The Geneva Convention’s manageable scale, argues Rouman, makes it a more valuable convention for managers than a more glitz-laden affair like CinemaCon. “They go to Vegas, they’re going to be completely wowed. ‘Oh my God, this industry is so big.’ It’s not going to be an effective convention for them. But when they come to Lake Geneva, they can talk to all the vendors. And they can have one-on-one conversations. They meet the exhibitor-relations reps that they talk to on the phone once a week, trying to get materials for their theatre, and now all of a sudden they can put a face with the name.” Representatives from all the major studios, Rouman notes, will be in attendance this year.

“You have to put together seminars and panels [on] topics that are going to be important to independent theatre owners that have one or two screens [as well as to] somebody that works for a regional or national chain. We have to be all things to all people,” notes Rouman. To that end, another of this year’s seminars will be on the topic of analytics, an increasingly important tool for theatres to suss out audience demographics and preferences. “How do you use analytics and stay current on industry trends?” asks Rouman. “That’s really going to be important to the success of theatre owners across America. The trends are constantly changing.”

In addition to the menu and analytics panels, the Geneva Convention will play host to the expected range of studio marketing presentations, parties and—a Geneva standard—a walk around picturesque Lake Geneva. At the awards dinner, honorees will include Screenvision Media (Vendor of the Year), Southern Theatres president and COO Ron Krueger II (Larry D. Hanson Award) and Promotion In Motion president and CEO Michael G. Rosenberg (Paul J. Rogers Award).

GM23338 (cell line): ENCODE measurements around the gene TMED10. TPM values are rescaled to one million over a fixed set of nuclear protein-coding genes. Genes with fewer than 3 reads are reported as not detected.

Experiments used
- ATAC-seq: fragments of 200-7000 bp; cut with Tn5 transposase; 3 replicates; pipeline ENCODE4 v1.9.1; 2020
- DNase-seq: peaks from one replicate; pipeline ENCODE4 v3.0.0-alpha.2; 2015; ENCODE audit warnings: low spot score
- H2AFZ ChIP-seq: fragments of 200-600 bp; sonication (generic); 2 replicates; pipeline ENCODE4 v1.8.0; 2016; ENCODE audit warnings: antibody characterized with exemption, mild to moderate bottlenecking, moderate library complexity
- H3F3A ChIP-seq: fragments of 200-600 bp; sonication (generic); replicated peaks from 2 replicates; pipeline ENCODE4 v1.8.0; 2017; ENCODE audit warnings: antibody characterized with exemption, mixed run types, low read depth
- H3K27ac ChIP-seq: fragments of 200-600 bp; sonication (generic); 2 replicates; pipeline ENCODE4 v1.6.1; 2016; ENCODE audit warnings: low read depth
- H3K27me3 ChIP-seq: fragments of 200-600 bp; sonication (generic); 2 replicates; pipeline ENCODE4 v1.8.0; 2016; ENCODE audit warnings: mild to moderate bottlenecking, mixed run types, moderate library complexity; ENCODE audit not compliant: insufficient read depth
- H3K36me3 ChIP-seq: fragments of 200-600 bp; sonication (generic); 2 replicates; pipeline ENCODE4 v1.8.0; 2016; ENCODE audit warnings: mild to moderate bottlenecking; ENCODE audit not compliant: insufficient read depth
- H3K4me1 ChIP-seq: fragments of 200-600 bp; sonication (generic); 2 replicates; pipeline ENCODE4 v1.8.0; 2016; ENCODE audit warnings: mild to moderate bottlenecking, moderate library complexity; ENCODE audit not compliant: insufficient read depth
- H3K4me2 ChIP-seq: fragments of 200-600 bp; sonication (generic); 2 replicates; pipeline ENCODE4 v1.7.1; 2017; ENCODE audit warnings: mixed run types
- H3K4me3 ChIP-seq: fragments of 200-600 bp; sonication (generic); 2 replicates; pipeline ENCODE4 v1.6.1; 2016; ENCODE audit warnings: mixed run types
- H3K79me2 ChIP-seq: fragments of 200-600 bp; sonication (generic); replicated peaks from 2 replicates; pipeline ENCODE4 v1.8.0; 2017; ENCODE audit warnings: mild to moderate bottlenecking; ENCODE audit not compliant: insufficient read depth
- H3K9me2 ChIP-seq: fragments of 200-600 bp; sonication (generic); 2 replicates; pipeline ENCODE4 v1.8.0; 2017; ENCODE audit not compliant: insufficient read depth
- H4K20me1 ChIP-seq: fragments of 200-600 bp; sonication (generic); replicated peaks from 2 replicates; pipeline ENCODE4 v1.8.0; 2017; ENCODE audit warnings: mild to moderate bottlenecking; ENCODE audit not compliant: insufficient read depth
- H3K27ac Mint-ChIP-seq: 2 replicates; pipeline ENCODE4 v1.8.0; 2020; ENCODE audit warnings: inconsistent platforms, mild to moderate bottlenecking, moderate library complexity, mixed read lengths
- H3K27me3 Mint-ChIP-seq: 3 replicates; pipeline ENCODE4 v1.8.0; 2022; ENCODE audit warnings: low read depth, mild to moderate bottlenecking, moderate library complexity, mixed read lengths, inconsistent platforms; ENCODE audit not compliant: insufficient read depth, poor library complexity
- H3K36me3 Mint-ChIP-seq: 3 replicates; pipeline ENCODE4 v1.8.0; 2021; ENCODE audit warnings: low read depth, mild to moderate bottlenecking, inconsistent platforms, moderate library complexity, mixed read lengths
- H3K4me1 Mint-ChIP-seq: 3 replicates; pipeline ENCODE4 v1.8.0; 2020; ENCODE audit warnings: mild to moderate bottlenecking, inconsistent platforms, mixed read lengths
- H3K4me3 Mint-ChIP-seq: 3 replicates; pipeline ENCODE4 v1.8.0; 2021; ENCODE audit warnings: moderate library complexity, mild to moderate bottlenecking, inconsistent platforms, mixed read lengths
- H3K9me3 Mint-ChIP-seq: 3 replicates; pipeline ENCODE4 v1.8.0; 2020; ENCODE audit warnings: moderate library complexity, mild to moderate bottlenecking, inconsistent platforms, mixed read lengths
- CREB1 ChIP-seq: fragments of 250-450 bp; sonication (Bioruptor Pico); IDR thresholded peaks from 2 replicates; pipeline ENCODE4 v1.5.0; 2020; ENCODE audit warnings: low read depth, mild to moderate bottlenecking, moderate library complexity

Says Scaletta, “Michael Rosenberg has been an innovator in our industry since the inception of Promotion In Motion,” which manufactures and markets popular candy and snack brands like Welch’s Fruit Snacks and Fruit Rolls, Sour Jacks and Sun-Maid Milk Chocolate Raisins. “He’s always looking for ways to adapt to new technologies… He’s been a leader in our industry and in the candy industry for many years” and is thus the perfect choice for the Paul J. Rogers Award’s inaugural year.

As for Krueger, Rouman was introduced to the man by the Larry D. Hanson Award’s namesake himself. “Ron’s somebody I met in the early 2000s, at a national board meeting for NATO. Larry introduced me to him and told me a little about his background, and how Ron was always adamant about making sure that, as an industry, we always support the independent theatre owners, and how NATO is a really important part of that. Ron is well-respected by the studios and well-respected in general in the industry. He has such a positive attitude. It made a lot of sense for him to receive the Larry D. Hanson Award.”

Speaking of being respected by studios…the Geneva Convention itself has earned that respect, in large part due to its dedication to charities like the Will Rogers Foundation and Variety the Children’s Charity. The show gets “a significant amount of support from the studios,” says Scaletta. “Aside from them realizing how important this regional convention is to the Midwest, they also appreciate the fact that the proceeds of our convention are donated to charity. I can tell you that one of the reasons that I have stayed on as co-chairman is that I appreciate working with a great partner like George, because we balance each other out. And because the hard work we do benefits charity makes it more special.”